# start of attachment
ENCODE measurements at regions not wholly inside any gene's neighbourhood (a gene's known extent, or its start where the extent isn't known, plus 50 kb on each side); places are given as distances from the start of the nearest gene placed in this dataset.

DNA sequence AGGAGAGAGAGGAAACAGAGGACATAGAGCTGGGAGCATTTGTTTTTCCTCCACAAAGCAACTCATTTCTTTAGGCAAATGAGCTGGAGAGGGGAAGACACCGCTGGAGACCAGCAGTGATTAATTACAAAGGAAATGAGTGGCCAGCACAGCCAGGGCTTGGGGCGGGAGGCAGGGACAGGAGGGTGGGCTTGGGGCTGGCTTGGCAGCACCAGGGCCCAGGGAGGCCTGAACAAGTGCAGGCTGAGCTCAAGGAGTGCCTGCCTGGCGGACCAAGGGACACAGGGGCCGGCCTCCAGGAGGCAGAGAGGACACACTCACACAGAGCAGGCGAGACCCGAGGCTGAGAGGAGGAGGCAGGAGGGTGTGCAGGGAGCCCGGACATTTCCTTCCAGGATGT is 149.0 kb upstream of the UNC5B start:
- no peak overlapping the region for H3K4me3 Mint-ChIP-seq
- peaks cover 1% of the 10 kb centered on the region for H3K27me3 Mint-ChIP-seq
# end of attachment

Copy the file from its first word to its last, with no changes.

ENCODE measurements at regions not wholly inside any gene's neighbourhood (a gene's known extent, or its start where the extent isn't known, plus 50 kb on each side); places are given as distances from the start of the nearest gene placed in this dataset.

DNA sequence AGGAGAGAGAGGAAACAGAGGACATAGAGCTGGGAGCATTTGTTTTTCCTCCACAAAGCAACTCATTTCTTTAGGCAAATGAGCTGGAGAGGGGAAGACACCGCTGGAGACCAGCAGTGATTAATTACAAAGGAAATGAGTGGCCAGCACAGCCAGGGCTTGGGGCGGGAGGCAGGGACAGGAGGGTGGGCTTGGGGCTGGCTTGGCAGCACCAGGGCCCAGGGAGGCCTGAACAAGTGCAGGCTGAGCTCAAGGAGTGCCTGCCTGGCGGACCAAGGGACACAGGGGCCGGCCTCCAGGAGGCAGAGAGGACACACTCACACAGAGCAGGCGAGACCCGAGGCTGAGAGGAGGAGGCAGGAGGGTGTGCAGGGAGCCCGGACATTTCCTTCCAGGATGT is 149.0 kb upstream of the UNC5B start:
- no peak overlapping the region for H3K4me3 Mint-ChIP-seq
- peaks cover 1% of the 10 kb centered on the region for H3K27me3 Mint-ChIP-seq